Predicting Change in Children's Aggression and Victimization Using Classroom-Level Descriptive Norms of Aggression and Pro-Social Behavior
This study examined aggressive and pro-social classroom descriptive norms as predictors of change in aggression and victimization during middle childhood. Participants included 948 children in third through fifth grade. Measures of teacher-reported aggressive and peer-reported pro-social descriptive norms were completed at the onset of the study Children completed self-report measures of aggression and victimization on three occasions during one academic year. Multilevel growth models were analyzed to determine the amount of student-reported change in aggression and victimization attributable to the classroom norm variables. Results indicated that students in classrooms with higher initial mean levels of aggression reported larger increases in aggression and victimization over the school year. In contrast, boys with higher initial levels of aggression reported smaller increases in aggression than boys with lower initial levels of aggression, and both boys and girls with higher initial aggression reported declining victimization over the school year. Pro-social classroom norms were unrelated to change in aggression and victimization. The implications of the findings for future studies on the influence of classroom social norms as well as interventions for aggression and victimization are discussed. (C) 2009 Society for the Study of School Psychology. Published by Elsevier Ltd. All rights reserved.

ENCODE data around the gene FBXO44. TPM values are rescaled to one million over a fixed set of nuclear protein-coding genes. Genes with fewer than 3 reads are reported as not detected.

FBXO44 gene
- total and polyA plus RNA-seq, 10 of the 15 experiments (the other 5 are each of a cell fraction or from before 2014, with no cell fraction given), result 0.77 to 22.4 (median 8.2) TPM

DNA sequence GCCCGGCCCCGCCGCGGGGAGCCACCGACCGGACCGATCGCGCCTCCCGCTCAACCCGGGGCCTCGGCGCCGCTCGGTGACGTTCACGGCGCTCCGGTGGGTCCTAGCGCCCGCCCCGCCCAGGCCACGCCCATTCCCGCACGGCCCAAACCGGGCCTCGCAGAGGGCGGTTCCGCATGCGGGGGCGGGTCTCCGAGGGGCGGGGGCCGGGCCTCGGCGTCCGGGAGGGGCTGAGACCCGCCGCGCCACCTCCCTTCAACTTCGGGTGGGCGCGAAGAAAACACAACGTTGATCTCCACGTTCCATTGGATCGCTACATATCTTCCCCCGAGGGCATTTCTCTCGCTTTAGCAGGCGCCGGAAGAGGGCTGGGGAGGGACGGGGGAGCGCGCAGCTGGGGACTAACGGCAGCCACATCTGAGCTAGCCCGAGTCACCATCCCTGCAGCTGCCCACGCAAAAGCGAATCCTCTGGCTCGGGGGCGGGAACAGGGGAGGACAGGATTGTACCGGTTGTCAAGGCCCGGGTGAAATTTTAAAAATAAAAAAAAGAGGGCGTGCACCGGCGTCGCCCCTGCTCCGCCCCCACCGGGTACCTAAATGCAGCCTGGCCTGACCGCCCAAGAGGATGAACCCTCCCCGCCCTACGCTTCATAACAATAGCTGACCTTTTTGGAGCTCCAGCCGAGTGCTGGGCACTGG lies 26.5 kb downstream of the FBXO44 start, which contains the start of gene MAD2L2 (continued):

Journal of School Psychology
Mercer, S. H.,
McMillen, J. S.,
DeRosier, M. E.
(2009). Predicting Change in Children's Aggression and Victimization Using Classroom-Level Descriptive Norms of Aggression and Pro-Social Behavior. Journal of School Psychology, 47(4), 267-289.
Available at: https://aquila.usm.edu/fac_pubs/1261